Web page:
Thursday, 23 February 2012

Who's afraid of the big, bad risk register?



I'm getting towards the age now where I can start saying that things have changed since my day. Well, let me tell you, risk registers have most definitely changed since my day. In fact, they've changed since last week as far as I can see. And their transformation has been rapid, profound, and unexpected.

A risk register used to be a run of the mill project management tool. You'd identify the risks to your project, describe them, and then assign attributes to the risk - for instance, how likely is it to occur? What would be the impact if it did occur? Who's going to take ownership of the risk? What mitigating actions is the risk owner (and others) going to take to (ideally) eliminate the risk, or reduce its likelihood and/or impact?

Sensible type stuff, right? Nothing too scary. Of course in practice the quality of a risk register can vary significantly. Some of that variance is down to what sort of project it is and what sort of project manager is in charge of it. Some of it is just down to human nature - countless projects will kick off with the best intentions, initiate the full range of approved project management tools, review the risk register once and then rarely, if ever, look at it or update it again (they'll also often be poorly formatted without the requisite level of Microsoft Excel love and pastel shading, but that might say more about me than about risk registers...).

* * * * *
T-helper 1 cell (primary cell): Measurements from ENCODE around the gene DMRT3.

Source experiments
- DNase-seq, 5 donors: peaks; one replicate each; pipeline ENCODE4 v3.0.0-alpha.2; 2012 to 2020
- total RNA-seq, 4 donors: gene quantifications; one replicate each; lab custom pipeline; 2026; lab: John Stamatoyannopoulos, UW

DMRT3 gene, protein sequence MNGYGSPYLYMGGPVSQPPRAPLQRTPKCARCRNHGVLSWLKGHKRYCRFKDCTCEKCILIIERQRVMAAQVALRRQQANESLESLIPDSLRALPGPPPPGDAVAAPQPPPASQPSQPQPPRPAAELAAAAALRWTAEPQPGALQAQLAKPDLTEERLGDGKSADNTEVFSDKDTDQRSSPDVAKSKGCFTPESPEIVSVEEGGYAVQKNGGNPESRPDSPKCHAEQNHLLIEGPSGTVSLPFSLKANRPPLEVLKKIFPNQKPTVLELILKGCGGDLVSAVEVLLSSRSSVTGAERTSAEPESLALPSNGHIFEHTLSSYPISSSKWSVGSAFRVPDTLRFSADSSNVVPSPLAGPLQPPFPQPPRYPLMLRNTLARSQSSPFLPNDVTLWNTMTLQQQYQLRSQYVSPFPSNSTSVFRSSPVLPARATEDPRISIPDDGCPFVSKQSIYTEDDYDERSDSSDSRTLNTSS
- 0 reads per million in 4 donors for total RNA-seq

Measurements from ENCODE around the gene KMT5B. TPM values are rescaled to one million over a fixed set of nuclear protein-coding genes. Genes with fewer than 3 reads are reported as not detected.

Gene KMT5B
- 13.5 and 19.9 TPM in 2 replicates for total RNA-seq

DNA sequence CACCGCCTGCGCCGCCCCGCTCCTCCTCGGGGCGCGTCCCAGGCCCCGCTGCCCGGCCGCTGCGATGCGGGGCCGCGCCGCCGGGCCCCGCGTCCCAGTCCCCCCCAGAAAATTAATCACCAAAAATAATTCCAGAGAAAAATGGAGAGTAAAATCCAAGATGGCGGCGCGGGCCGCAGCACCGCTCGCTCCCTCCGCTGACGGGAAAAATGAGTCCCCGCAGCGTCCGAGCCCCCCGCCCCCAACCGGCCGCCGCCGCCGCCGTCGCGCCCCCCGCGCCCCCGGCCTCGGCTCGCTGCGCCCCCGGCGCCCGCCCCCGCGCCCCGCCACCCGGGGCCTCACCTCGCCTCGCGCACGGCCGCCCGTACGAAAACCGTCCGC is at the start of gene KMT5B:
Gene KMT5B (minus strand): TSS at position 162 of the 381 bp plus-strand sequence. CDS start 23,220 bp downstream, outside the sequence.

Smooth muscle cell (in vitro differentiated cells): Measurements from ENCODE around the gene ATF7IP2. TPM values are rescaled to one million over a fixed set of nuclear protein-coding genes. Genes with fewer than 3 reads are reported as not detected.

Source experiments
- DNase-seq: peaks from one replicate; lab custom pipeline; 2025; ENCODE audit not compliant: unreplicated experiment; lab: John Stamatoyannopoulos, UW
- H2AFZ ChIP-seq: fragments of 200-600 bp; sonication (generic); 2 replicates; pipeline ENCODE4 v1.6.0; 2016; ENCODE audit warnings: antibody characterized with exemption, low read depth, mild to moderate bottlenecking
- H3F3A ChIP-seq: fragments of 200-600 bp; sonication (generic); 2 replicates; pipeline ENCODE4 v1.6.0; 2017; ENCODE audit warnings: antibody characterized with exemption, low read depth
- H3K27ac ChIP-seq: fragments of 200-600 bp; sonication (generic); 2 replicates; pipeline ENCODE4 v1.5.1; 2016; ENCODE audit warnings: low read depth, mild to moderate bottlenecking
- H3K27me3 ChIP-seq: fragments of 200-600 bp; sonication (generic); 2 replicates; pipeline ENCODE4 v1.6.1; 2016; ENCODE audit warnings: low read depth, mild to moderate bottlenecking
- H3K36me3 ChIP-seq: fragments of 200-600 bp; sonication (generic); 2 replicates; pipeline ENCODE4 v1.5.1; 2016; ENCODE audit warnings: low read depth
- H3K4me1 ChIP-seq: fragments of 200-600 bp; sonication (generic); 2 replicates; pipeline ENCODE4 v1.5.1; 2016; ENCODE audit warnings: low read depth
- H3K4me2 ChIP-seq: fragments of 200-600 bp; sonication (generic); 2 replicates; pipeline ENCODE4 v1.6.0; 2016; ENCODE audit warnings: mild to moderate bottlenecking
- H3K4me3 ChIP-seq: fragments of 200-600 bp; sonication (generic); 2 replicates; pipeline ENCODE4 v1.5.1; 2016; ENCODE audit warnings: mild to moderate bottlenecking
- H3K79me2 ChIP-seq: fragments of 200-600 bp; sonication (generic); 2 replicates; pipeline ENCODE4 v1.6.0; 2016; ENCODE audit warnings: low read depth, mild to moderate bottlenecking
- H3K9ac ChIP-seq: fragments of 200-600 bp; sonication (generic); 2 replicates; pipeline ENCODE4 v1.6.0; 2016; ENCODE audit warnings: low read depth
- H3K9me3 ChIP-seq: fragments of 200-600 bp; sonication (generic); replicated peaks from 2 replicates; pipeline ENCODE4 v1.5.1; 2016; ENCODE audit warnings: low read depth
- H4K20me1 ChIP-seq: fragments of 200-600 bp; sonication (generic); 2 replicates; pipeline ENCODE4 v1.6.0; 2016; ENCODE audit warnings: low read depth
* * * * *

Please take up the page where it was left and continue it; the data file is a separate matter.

Now that's what I understand a risk register to be. Imagine my escalating surprise over the last few days as it has morphed into a necromantical nightmare, which cannot be released for fear of melting the feeble brains of us poor plebs.

Bit of background and context - on Monday 30 January 2012 early day motion 2659 was tabled in Parliament. The motion stated:

That this House expects the Government to respect the ruling by the Information Commissioner and to publish the risk register associated with the Health and Social Care Bill reforms in advance of Report Stage in the House of Lords in order to ensure that it informs that debate.

In November 2011, the Information Commissioner had ruled that "the public interest in maintaining the exemption (the exemption being 'formulation of government policy') does not outweigh the public interest in disclosure". The Commissioner therefore required that the Department of Health release the risk register that related to the Health and Social Care Bill.